Colonel Raymond Murphy was a student at Montana State College when he won an appointment to West Point. He missed only one varsity game in his three years at guard. And those were tough years at the academy; 1940 was the worst football year in Army's history: the Cadets beat only Williams. Captain in 1941, the first year of Red Blaik's era as coach, Murphy witnessed Army's revival, when there were five victories, a tie with unbeaten Notre Dame and losses to Harvard, Penn and Navy.
Jack Olson, the son of a pioneer family that developed Wisconsin Dells, Wis. by running excursion boats through the gorges on the river, was fullback in 1941 on a Western Michigan eleven that was undefeated and untied.
Robert Lynn Peters in 1941 wound up his third year as Princeton's outstanding back, a runner, passer, receiver and punter. In 1940 he completed a 75-yard forward pass, a college record that still stands. In the 1941 Navy game Peters hauled down a Navy man who had run 57 yards and got another after a 40-yard run, then twice interrupted Bill Busik, who was on his way to touchdowns after sprints of 34 and 46 yards. "When Peters came off the field for the last time," said the Times, "after personally staving off at least four touchdowns with thrilling tackles, he received a tremendous ovation from both sides of the stadium—a fitting tribute to a man who will go down as one of Princeton's outstanding heroes."
Charles Milton Pearson was winding up a brilliant college career at Dartmouth. From Madison, Minn., he was a high school basketball star, a good shortstop and a football hero who became a 6-foot-4, 220-pound tackle and captain of the Dartmouth eleven. He was class president for three years, even after winning a freshman award for "manliness, uprightness, fairness and respect for duty." Nicknamed "Stubby," he was also called " Abe Lincoln" and "the Senator," because of his lanky farm-boy sincerity and sense of humor—"handsome, in a he-man sort of way," said a colleague. He was also a brilliant student ( Phi Beta Kappa) and an intellectual, who was generally found with a book of poetry in his possession (Keats was a favorite). His girl friend was a cover girl on LIFE shortly before Pearl Harbor. Pearson played in that famous 1940 fifth-down game that Cornell "won" 7-3, then conceded to Dartmouth.
Dr. Robert Lloyd Pinck started every game for three years as quarterback at Washington and Lee. The son of a Paterson, N.J. pharmacist, he went to Washington and Lee because his older brother had been there. Football success was not unfamiliar in the Pinck family. Brother Dick helped to write a book about his disillusionment with success in sport, The Hero, subsequently made into a movie starring John Derek.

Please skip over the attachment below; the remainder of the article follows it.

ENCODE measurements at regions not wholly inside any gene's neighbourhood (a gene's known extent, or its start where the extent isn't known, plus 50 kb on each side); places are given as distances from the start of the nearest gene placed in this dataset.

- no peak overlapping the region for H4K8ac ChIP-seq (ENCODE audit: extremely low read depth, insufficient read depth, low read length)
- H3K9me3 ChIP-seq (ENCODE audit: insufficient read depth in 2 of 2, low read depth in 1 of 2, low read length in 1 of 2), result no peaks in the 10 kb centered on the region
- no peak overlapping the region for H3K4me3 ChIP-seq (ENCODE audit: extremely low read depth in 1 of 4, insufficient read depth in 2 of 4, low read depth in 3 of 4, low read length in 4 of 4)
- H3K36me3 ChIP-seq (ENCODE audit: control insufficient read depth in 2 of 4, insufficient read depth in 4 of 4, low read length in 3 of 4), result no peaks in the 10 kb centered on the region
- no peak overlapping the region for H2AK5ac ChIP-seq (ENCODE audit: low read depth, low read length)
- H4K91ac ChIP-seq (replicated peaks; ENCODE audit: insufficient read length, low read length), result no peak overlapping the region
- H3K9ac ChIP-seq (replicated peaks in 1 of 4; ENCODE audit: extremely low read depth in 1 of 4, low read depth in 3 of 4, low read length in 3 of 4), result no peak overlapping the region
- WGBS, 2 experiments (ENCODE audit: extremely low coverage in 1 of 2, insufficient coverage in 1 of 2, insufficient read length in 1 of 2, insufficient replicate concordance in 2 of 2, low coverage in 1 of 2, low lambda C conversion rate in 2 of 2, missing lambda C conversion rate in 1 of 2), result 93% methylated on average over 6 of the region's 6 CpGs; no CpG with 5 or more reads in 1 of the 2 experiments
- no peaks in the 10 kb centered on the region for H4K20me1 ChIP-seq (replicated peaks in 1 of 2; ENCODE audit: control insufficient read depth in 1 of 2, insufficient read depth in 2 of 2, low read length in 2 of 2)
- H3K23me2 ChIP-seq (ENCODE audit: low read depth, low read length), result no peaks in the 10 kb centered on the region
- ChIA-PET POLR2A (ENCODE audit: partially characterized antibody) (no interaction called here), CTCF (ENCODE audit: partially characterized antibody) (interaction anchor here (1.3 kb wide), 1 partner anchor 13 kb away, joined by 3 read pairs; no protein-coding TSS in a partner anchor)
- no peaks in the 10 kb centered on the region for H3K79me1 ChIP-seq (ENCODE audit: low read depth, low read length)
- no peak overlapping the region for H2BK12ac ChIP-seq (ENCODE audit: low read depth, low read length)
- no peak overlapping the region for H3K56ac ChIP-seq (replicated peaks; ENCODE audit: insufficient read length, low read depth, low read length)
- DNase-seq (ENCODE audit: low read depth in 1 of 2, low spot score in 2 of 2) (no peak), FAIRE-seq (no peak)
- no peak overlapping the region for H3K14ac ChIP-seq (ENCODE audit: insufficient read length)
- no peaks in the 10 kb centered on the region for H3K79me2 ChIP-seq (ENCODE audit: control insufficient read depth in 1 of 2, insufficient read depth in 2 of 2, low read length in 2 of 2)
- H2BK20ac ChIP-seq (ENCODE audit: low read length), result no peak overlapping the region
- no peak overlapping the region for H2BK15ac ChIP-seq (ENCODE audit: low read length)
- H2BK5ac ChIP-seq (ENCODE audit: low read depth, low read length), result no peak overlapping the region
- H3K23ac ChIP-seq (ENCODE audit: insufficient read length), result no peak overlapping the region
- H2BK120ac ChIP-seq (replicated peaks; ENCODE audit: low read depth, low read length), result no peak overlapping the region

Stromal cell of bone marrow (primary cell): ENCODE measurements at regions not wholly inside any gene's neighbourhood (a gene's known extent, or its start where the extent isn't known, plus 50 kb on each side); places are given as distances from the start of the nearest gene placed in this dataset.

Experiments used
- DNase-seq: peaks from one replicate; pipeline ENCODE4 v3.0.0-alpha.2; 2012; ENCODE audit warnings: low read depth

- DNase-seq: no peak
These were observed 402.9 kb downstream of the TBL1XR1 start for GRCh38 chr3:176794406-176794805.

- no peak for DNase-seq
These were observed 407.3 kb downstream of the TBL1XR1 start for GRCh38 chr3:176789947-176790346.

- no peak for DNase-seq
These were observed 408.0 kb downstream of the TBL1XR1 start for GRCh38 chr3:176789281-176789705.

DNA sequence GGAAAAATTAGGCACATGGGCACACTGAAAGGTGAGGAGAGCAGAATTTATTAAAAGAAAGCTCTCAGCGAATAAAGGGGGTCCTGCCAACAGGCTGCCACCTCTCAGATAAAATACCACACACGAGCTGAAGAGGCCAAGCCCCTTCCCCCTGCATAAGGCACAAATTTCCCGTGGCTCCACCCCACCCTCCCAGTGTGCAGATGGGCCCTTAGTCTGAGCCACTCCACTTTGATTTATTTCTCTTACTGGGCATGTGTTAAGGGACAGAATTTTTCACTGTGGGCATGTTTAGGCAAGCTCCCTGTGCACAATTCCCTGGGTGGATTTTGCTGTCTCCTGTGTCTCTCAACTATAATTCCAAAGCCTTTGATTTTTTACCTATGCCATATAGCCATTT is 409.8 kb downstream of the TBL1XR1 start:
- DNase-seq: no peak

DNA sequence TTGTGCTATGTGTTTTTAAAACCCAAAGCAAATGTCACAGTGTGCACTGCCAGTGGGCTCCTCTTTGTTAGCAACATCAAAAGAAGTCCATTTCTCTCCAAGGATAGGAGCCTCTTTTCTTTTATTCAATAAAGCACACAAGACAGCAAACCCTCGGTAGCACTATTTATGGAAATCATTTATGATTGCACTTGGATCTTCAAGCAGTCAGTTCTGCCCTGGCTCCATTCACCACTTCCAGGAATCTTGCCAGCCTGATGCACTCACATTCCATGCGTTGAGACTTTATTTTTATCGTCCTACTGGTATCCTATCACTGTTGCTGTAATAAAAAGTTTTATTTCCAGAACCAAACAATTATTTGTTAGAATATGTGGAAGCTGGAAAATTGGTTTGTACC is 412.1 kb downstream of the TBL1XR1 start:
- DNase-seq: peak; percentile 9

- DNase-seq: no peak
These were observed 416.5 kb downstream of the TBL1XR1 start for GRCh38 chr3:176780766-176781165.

Endicott Peabody, Harvard's celebrated All-America guard, sometimes called Harvard's greatest lineman and known as the Baby-faced Assassin in 1941, was a power on the team that beat Dartmouth, Princeton, Army, Brown and Yale and lost to Penn and Cornell.
Malcolm Smith was a center on Pennsylvania's 1941 team that beat Harvard, Yale, Princeton, Maryland, Columbia, Army and Cornell, and lost only to Navy, though injuries kept him out of that series of sensational one-sided victories until midseason.
Arnold Soloway got his football start as a tackle at Boys' High School in Brooklyn. He went on to become a three-year letterman at Brown and a member of Phi Beta Kappa. In college on a partial scholarship, he ran a laundry route. Brown won five and lost four in 1941, dropping the last one, shortly before Pearl Harbor, to Rutgers 13-7.
Frank Szalay, who died last year, was a slight, dark, good-natured athlete who played football at Ohio University. His father died when he was in his teens, and Frank worked as a busboy, truck driver and janitor during the three years he was a 150-pound center with the Bobcats.
Judge Dan Edward Walton played tackle on Vanderbilt's great 1941 team, coached by Red Sanders and Sanders' new assistant, Bear Bryant. Born in Tennessee, the son of a railroad conductor, Walton starred in that heady season when Vanderbilt, having lost only to Tulane, was stunned by a last-game defeat by Tennessee 26-7, two weeks before Pearl Harbor.